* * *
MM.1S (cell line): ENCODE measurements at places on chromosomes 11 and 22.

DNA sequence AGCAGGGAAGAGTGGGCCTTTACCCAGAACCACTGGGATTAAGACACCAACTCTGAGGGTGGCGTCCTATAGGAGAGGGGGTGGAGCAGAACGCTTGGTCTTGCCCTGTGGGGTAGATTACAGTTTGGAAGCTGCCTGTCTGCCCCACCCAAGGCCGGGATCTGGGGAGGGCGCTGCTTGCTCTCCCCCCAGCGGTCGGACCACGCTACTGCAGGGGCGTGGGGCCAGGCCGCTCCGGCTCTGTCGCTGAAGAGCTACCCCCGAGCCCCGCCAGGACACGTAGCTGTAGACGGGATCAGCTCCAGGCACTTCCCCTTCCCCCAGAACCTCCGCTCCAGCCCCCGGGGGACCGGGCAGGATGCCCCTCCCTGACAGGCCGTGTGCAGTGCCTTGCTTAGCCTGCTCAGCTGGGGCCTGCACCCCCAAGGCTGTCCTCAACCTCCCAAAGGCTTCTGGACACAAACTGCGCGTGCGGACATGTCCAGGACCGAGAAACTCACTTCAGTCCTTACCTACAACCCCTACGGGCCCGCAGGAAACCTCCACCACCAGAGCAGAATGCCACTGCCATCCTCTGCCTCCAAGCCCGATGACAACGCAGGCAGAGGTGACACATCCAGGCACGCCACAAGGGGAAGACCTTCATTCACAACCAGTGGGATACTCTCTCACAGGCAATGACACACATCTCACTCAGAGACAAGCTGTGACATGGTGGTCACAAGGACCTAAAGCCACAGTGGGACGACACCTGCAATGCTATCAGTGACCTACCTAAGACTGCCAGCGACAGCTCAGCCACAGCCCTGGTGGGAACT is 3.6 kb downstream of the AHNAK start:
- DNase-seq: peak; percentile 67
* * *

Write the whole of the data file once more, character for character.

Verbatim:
MM.1S (cell line): ENCODE measurements at places on chromosomes 11 and 22.

DNA sequence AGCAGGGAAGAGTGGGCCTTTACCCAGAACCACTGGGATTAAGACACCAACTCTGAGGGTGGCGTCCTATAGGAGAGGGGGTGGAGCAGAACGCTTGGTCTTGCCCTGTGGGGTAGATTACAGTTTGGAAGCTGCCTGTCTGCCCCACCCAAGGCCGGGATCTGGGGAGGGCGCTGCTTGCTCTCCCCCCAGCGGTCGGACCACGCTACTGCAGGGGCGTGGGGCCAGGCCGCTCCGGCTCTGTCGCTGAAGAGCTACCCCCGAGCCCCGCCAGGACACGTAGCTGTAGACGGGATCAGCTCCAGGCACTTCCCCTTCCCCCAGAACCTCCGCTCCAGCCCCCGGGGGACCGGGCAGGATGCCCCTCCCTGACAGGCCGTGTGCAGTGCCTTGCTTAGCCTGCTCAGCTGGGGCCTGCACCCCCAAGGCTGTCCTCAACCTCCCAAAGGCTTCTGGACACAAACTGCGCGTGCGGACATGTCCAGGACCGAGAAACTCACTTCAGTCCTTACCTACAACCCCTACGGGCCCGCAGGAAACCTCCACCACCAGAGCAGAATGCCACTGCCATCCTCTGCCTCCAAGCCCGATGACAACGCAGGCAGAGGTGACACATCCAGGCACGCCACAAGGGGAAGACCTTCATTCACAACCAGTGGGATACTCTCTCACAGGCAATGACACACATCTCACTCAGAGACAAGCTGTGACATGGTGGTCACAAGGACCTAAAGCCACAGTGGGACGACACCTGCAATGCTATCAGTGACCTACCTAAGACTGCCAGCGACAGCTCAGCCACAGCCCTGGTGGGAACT is 3.6 kb downstream of the AHNAK start:
- DNase-seq: peak; percentile 67